The price of justice? Sounds more like the cost of doing bidness. Since when does one get billed for being a victim of a violent crime?May 8, 2009
Harry Edwards / The Rag Blog
'I'm the victim, and yet here I am. I'm asked to pay this bill and my credit's going to get hurt,' said a single mom from Houston.
HOUSTON -- Victims of sexual assault are getting bills, rejection letters and pushy calls from bill collectors while a state crime victims' fund sits full of cash, Local 2 Investigates reported Thursday.
"I'm the victim, and yet here I am. I'm asked to pay this bill and my credit's going to get hurt," said a single mom from Houston.
She received bills marked, "delinquent," after she visited a hospital where police told her to have evidence gathered. Officers assured her she would not pay a dime for that rape kit to be handled.
"That was unreal," she said. "I never thought I'd be out anything for what I went through."
She was 44 years old when she was attacked in her own bed. She said she awoke to find a burly 15-year-old friend of her son assaulting her. He was found delinquent, meaning he was convicted, in juvenile court, thanks in part to the evidence gathered with the rape kit.
"It is set up legislatively so that the criminal justice system pays for whatever evidence collection occurs," said Kelly Young, with the Houston Area Women's Center, a rape crisis facility.
Police departments are reimbursed for up to $700 by the Texas Crime Victims' Compensation Fund, but many departments cover the bills if they exceed that.
After that happens, victims can apply for other costs associated with the rape kit hospital visits to be covered by the fund.
The Houston Police Department made one payment toward the single mother's hospital bill, but when she submitted the $1,847 worth of remaining bills to the Crime Victims' Compensation Fund, she received a denial letter, telling her that law enforcement should have paid.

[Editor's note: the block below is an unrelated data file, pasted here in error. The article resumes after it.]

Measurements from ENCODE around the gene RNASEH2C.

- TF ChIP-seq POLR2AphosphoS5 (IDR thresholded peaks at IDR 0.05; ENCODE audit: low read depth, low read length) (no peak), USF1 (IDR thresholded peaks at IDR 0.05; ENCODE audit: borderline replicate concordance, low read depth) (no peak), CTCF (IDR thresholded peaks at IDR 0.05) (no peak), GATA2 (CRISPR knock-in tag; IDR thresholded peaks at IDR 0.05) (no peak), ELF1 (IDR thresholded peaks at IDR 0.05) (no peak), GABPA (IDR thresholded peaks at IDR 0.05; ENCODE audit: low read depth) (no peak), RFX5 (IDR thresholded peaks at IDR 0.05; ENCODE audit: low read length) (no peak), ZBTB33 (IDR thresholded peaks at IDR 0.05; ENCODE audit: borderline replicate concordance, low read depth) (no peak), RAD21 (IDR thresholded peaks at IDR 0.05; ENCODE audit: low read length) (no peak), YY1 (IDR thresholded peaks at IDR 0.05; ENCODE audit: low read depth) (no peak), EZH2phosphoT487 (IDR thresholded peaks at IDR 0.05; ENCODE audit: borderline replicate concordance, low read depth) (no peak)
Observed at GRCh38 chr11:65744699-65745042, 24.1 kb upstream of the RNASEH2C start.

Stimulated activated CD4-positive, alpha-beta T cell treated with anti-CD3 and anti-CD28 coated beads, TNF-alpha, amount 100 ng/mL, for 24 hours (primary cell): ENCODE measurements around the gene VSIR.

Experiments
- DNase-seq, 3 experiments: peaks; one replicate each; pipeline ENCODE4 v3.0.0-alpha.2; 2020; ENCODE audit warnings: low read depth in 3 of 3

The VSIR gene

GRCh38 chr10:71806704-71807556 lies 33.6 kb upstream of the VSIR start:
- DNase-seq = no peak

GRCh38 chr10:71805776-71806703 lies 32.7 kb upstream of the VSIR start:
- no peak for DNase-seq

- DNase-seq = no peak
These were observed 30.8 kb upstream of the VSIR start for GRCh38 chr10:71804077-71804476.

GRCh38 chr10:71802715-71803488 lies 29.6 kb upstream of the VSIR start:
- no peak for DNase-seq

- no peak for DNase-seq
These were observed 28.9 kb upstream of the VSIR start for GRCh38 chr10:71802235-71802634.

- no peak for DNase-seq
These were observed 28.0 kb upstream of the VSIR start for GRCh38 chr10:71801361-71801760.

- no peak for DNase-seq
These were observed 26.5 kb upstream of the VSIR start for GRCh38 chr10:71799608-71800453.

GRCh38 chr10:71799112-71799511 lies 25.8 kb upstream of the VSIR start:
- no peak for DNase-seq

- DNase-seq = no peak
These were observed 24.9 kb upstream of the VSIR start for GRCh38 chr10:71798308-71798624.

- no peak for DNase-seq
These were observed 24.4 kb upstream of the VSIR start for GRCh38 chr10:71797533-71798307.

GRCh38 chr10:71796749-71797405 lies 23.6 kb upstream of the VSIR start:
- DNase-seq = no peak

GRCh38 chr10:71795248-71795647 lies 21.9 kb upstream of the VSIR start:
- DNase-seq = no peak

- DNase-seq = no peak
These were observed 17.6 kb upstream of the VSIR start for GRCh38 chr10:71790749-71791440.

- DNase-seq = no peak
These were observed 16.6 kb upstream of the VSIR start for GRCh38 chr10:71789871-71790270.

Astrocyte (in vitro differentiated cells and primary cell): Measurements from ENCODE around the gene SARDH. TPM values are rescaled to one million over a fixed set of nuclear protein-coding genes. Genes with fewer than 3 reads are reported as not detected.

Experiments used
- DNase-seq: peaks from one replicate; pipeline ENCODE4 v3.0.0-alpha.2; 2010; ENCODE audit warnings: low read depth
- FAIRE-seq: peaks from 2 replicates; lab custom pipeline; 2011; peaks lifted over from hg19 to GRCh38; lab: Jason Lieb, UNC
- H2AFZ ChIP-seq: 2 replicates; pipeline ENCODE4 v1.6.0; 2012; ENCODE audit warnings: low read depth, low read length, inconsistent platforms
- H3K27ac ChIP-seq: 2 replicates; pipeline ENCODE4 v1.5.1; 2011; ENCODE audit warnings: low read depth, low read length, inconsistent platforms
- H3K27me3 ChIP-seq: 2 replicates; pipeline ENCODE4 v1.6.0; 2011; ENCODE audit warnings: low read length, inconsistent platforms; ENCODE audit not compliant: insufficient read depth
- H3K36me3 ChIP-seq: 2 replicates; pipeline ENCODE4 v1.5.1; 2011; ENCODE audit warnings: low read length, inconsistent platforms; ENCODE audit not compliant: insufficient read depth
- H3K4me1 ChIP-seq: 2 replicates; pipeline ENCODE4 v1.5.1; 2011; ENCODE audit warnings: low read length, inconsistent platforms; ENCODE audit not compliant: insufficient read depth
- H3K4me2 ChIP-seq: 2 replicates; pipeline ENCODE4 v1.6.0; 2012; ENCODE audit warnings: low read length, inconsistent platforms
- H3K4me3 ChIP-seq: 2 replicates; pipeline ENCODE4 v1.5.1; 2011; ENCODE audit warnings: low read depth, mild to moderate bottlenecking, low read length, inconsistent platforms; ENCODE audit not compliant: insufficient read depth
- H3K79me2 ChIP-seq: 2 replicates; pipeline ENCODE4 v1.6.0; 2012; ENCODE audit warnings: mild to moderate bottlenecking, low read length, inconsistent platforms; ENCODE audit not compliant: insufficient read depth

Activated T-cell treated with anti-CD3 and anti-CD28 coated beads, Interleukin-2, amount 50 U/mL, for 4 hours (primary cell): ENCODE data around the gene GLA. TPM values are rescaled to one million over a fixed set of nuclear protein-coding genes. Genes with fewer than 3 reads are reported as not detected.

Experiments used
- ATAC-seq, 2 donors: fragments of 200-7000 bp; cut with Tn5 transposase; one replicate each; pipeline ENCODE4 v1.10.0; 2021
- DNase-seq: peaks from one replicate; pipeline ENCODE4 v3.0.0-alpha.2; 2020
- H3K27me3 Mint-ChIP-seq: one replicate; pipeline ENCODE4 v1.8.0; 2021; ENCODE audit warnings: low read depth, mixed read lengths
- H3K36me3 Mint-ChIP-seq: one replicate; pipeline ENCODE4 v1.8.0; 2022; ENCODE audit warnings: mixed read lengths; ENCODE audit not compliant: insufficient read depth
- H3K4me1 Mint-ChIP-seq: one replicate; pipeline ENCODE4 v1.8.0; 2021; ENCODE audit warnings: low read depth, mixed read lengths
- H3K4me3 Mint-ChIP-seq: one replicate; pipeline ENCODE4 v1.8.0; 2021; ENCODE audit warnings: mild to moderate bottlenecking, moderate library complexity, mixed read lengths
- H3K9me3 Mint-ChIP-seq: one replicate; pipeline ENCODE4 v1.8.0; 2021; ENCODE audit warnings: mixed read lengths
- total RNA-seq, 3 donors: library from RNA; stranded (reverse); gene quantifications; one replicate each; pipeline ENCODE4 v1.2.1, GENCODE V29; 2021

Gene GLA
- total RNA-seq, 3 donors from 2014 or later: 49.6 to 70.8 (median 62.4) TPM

"She's getting the run-around," said Young at the rape crisis center, which was not involved in her case.
"There may be lots of survivors who have this happen and we don't know because they don't know that they shouldn't be getting the bills," she said.
"A lot of people aren't going to ask. They're just going to go ahead and pay it and move forward with their lives. They don't want to keep re-living that experience," said Young.
Texas State Comptroller's office figures show the fund has tens of millions of dollars left over at the end of each year.
In September 2006, the balance was $67,058,646 and one year later, the balance was $57,669,432.
In 2008, that figure was up again to $66,572,261 that was left unspent in the fund.
Attorney General's spokesman Jerry Strickland said the crime victim fund is enforcing strict guidelines imposed by the legislature as to which bills are paid and which victims are sent a denial notice.
Otherwise, he said that fund could become "insolvent."
He said state law is clear that crime victims must exhaust all other potential funding sources, such as local police or their own health insurance.
"The legislature set it up that way," said Strickland.
When asked for a number of how many denial letters had been sent out to Texas rape victims in the past, Strickland did not have an answer after checking with his crime victims' compensation office workers.
He said the attorney general's office constantly trains hospitals and health care providers on how to help victims in getting reimbursed for their expenses.
Health care workers and rape crisis counselors told Local 2 Investigates that victims have come forward with denial letters for varying reasons, such as police listing the case as inactive, paperwork being filed incorrectly, or expenses falling into the wrong category.
Young, the advocate at Houston Area Women's Center said, "They're not dotting the Is and crossing the Ts to make sure that the person who was victimized does not have to re-live it six months later because they get a bill."
When Local 2 Investigates contacted the hospital where the single mother had her rape kit performed, hospital leaders quickly canceled her bill when they found out the state would not be paying the charges She now owes nothing.
She said she's amazed it happened to begin with, adding, "I don't look very kindly to them. I mean, I would expect that they would have had a little more feeling for me and they didn't."
Source / KPRC-TV / The Political Asylum
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